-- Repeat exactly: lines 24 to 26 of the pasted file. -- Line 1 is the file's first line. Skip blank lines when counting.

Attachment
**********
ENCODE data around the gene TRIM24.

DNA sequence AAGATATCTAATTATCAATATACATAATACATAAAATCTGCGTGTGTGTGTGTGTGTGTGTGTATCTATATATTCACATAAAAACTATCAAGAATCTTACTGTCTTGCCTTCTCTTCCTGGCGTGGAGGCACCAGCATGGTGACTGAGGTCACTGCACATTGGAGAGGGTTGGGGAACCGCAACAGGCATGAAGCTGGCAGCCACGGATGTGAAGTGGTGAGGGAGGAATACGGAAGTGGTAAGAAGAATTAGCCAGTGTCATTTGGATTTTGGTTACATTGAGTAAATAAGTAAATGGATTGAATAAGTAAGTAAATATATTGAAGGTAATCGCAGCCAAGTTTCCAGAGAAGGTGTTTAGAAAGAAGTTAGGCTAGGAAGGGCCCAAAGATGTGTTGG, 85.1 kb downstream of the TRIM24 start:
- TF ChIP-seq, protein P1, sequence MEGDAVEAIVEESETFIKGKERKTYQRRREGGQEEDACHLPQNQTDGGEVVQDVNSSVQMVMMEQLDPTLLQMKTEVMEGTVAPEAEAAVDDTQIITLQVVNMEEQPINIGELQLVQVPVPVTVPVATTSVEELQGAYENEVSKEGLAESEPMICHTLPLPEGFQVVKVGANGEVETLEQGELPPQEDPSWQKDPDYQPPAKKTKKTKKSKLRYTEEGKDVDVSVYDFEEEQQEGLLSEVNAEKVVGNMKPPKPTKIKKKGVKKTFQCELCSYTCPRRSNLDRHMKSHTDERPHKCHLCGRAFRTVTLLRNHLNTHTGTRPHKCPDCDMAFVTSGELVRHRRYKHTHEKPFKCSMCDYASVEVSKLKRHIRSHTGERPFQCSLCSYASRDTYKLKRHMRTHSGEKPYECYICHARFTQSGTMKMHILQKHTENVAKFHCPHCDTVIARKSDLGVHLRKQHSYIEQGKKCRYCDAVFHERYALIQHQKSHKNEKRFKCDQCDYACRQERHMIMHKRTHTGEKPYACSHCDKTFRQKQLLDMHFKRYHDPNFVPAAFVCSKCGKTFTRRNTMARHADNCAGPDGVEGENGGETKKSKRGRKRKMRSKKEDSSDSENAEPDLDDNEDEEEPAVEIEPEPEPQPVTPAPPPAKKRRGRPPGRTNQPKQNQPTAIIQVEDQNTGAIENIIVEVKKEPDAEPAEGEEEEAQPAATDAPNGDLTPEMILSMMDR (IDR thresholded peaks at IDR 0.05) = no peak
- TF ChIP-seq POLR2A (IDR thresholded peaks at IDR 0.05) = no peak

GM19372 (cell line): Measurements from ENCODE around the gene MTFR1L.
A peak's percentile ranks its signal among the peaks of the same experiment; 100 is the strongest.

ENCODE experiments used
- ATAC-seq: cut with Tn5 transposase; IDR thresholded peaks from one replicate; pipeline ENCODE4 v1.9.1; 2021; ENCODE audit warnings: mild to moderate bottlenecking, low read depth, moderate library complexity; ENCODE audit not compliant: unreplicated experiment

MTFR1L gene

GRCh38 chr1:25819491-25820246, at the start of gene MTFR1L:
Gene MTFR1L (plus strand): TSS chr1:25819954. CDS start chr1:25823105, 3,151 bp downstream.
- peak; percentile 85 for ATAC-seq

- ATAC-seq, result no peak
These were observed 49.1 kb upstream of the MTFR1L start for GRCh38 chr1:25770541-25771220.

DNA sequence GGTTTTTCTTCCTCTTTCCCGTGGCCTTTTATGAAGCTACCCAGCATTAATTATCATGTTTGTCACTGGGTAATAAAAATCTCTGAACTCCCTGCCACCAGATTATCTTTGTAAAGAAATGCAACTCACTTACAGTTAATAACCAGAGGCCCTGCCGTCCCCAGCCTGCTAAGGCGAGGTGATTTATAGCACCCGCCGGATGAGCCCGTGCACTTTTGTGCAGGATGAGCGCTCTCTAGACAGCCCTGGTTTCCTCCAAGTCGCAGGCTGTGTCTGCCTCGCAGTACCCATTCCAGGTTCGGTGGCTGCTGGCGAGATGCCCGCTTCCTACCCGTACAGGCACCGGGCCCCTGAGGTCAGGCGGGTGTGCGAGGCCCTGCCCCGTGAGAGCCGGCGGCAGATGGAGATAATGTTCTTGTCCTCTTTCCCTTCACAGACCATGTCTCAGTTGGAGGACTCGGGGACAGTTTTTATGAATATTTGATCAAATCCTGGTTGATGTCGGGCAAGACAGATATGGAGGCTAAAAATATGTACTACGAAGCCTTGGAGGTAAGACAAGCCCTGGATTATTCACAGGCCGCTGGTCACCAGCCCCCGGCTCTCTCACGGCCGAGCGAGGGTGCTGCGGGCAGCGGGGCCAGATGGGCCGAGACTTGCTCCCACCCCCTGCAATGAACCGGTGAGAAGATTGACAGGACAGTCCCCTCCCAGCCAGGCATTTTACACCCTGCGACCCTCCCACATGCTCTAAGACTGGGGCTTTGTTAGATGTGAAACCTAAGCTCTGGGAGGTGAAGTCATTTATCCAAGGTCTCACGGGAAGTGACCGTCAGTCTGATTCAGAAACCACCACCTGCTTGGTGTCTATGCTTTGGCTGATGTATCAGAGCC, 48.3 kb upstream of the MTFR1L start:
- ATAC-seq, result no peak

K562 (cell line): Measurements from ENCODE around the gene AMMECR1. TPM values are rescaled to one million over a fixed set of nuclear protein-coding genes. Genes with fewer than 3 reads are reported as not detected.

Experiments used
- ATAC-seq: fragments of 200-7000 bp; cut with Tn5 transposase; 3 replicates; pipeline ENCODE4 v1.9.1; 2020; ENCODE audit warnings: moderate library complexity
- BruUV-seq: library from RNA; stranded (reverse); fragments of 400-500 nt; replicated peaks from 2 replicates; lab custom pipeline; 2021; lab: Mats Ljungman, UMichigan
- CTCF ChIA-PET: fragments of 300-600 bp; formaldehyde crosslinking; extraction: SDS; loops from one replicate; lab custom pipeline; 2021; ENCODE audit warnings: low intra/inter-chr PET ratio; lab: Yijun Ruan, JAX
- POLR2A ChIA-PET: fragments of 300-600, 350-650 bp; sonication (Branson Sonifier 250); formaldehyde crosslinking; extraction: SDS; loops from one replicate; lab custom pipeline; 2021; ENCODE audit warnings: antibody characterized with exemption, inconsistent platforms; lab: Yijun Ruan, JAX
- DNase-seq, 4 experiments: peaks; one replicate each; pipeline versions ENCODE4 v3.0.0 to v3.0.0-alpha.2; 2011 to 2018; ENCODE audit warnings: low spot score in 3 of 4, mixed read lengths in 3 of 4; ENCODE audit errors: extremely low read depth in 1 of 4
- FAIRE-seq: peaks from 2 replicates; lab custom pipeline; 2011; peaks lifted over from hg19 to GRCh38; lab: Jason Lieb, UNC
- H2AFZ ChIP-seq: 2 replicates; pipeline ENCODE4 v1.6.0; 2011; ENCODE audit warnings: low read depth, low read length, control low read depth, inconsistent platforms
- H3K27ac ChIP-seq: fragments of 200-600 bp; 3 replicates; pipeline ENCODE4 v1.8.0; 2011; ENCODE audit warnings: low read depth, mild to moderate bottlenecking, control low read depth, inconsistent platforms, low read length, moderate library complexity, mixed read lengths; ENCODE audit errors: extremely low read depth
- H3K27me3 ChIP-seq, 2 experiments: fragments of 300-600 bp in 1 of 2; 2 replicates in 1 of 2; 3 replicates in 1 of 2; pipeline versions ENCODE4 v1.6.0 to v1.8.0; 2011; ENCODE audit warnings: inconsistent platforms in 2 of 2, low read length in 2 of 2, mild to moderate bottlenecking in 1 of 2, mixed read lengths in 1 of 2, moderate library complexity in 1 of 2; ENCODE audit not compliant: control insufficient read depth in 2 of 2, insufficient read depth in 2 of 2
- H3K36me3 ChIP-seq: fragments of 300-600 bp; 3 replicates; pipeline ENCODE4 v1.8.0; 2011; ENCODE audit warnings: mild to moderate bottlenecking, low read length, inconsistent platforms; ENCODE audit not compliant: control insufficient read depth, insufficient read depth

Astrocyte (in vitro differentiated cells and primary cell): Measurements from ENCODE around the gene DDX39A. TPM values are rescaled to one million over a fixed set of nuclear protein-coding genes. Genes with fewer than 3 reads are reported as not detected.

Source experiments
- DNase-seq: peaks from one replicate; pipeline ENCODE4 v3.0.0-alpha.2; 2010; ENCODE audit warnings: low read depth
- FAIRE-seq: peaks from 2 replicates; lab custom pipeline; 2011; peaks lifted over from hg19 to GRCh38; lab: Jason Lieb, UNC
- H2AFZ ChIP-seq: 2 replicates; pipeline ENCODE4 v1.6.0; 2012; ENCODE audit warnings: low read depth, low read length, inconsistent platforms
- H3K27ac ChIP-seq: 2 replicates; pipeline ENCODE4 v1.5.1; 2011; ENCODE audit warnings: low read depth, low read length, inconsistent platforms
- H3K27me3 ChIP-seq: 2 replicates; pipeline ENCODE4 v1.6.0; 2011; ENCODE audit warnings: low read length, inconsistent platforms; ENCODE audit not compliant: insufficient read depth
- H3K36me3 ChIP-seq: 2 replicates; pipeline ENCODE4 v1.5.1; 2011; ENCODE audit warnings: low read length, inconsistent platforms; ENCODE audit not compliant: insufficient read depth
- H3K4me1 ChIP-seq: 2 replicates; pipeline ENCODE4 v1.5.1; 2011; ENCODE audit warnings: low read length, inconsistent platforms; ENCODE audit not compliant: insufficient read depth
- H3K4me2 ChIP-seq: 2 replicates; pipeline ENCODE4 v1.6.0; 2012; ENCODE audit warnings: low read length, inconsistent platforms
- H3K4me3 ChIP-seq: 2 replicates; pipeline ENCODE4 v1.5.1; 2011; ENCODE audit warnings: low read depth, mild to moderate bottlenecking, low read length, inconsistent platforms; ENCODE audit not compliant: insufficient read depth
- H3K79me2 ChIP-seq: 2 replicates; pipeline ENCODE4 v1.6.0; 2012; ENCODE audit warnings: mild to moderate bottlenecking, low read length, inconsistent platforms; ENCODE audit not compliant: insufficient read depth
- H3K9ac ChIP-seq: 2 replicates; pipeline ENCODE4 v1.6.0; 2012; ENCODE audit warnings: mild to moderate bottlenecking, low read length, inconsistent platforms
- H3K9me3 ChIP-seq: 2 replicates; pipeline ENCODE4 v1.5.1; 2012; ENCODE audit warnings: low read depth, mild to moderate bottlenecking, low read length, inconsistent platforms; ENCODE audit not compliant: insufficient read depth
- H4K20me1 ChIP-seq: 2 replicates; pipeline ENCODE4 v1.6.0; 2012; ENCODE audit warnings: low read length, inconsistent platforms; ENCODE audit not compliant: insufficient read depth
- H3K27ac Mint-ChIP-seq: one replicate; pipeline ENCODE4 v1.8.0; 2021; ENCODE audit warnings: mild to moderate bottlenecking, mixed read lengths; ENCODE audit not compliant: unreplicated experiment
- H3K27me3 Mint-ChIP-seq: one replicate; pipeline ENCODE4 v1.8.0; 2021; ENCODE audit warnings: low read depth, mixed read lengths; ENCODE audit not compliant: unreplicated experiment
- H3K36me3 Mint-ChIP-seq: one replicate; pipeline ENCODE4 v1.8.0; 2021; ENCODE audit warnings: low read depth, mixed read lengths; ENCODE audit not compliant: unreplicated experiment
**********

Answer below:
- FAIRE-seq: peaks from 2 replicates; lab custom pipeline; 2011; peaks lifted over from hg19 to GRCh38; lab: Jason Lieb, UNC
- H2AFZ ChIP-seq: 2 replicates; pipeline ENCODE4 v1.6.0; 2011; ENCODE audit warnings: low read depth, low read length, control low read depth, inconsistent platforms
- H3K27ac ChIP-seq: fragments of 200-600 bp; 3 replicates; pipeline ENCODE4 v1.8.0; 2011; ENCODE audit warnings: low read depth, mild to moderate bottlenecking, control low read depth, inconsistent platforms, low read length, moderate library complexity, mixed read lengths; ENCODE audit errors: extremely low read depth